• It inhibits proinflammatory cytokines in the brain cells
  • In vitro, the suppressing effect on the kappa-B nuclear factor, which is an expression of inflammatory processes at the DNA level, has also been confirmed


Nervous system:

  • There is evidence that ginger extract suppresses anxiety. Mechanisms have not yet been clarified. It is only known that the action is enhanced by co-administration with ginkgo biloba;
  • It inhibits proinflammatory cytokines in the brain cells;
  • Demonstrates improved memory and reduces response time in elderly people.

Immune system:

  • It has a powerful antioxidant effect;
  • It is believed that the substances contained in the ginger extract are among the strongest antibacterial agents. There is evidence of their killer action against bacteria that are resistant to a number of antibiotics.

Hormonal balance:

  • Using 1000 mg of extract improves significantly strong menstrual pain;
  • Reduces lipid peroxidation in testicles of impotent men, by up to 54%;
  • Increases luteinizing hormone, quantity and quality of seminal fluid in impotent men;
  • Potential Benefits of Increasing Testosterone in Long-Term Use, but at this stage only immature men have been investigated.

Possible Side Effects Of Ginger

The only possible side effects can be due to allergy to ginger or excessive usage. No other side effects of physical or emotional nature have been observed.

Who Shouldn’t Take Ginger And What Should It Not Be Combined With?

Ginger roots have been declared safe food by the Food and Drink Administration, which is responsible for standardizing and approving food products in the United States.

However, if you decide to take ginger extract, consult your doctor first. This applies to pregnant and nursing women as well as young children. It is not advisable to take ginger without a ginger consultation for people with gall stones, cardiovascular problems, brain tumors or other diseases of the brain tissues.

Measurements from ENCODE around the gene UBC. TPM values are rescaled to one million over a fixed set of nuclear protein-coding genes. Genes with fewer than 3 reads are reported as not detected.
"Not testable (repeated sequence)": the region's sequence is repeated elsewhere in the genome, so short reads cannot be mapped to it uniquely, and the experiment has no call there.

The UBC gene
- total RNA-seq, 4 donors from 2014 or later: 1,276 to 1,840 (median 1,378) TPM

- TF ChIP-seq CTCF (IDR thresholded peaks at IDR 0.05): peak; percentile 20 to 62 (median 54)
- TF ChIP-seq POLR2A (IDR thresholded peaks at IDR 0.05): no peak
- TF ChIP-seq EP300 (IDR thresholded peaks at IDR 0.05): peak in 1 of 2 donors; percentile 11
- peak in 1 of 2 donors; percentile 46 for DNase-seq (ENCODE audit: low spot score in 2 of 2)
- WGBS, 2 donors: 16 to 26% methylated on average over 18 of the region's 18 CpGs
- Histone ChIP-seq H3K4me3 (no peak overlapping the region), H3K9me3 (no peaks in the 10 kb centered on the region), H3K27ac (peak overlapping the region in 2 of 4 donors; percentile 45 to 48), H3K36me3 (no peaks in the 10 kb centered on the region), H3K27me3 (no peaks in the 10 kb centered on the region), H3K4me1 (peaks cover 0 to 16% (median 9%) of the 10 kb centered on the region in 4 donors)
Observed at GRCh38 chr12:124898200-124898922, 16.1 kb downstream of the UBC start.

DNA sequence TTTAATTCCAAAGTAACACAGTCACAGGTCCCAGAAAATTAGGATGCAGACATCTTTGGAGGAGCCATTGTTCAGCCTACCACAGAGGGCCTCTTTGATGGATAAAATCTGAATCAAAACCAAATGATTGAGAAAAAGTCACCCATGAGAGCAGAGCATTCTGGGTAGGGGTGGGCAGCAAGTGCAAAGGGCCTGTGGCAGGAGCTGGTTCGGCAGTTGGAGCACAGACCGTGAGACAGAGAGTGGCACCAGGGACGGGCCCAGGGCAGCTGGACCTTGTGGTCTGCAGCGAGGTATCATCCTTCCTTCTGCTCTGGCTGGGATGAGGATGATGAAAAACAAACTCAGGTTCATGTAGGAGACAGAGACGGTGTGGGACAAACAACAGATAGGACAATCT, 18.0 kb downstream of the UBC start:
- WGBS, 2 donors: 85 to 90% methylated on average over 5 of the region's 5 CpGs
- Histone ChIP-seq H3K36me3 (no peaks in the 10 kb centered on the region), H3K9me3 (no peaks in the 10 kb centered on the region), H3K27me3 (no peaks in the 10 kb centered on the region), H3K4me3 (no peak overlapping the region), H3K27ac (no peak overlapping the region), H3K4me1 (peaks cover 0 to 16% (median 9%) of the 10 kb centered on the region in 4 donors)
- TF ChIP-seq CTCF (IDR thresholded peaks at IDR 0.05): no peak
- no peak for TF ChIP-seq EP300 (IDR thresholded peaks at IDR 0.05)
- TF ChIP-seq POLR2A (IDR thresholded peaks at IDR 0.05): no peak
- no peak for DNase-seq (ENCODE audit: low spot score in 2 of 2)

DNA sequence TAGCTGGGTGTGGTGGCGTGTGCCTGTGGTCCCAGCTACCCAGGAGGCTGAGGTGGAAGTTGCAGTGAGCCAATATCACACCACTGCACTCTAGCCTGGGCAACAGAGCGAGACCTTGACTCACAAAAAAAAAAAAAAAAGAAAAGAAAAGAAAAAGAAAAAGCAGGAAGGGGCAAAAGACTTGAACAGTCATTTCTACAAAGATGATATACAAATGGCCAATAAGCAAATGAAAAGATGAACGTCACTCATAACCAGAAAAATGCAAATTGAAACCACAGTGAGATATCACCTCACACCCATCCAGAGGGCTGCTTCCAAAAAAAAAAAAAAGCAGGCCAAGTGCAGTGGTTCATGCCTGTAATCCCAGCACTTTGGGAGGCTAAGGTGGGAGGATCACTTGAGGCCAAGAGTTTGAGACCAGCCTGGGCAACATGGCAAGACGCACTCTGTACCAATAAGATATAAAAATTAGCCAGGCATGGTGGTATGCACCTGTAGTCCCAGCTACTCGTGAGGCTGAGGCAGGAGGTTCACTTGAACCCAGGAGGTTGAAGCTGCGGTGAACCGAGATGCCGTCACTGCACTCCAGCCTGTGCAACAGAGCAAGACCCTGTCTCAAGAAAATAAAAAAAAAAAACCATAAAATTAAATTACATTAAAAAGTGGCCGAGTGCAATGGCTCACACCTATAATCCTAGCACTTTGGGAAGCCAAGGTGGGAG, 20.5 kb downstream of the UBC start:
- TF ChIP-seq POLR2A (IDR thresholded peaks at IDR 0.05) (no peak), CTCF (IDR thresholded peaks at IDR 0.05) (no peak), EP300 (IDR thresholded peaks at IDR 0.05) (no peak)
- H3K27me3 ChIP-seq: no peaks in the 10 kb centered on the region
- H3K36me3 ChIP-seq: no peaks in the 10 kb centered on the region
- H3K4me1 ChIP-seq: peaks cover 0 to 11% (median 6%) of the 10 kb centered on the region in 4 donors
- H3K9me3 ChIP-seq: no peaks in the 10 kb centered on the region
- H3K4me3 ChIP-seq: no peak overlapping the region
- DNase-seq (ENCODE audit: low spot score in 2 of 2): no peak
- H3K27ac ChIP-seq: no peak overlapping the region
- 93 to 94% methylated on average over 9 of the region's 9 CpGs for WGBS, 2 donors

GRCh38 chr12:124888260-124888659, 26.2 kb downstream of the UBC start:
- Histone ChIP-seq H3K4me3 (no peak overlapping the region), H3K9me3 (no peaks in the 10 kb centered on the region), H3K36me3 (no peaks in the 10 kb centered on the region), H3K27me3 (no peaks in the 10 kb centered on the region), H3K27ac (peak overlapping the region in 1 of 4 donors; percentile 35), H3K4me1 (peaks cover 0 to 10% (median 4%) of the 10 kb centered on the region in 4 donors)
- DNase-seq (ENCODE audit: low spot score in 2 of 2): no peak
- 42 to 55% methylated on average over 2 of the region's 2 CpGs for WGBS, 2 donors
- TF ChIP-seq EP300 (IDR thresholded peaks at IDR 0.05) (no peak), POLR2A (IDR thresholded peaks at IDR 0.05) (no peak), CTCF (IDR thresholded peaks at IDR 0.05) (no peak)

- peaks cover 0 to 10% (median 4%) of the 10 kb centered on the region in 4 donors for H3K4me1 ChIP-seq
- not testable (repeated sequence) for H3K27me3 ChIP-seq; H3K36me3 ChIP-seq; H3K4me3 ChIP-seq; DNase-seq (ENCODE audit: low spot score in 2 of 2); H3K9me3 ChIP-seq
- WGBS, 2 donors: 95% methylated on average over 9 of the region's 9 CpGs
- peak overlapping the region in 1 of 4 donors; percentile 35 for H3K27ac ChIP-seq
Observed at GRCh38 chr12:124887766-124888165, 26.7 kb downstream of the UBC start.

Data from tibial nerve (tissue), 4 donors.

To improve digestion, ginger is successfully combined with digestive enzymes, mint, salvia and fennel seed. For a potent anti-inflammatory effect, it is recommended to combine ginger with glucosamine, bosvela, curcumine and methylsulfonylmethane.

Ginger should not be taken in conjunction with medications that have a similar effect, such as aspirin.

What Are The Needed Doses And How Is It Taken?

The recommended dose for common health effect ranges from 500 to 1000 mg of extract per day. The standardized ginger extract has a 5% concentration of aromatic oils.

The anti-inflammatory effect of ginger is demonstrated at doses of 2000 mg of extract per day for a minimum of 28 days.

Higher doses of at least 10 grams per day may have a positive effect on testosterone levels and estrogen regulation.

Which Supplements Contain Ginger?

Most often, ginger extracts are sold in their own, isolated form or as part of a complex antioxidant formula.

Sometimes it is used in enzyme digestive enhancers, and you can also find it in anti-inflammatory or staging complexes.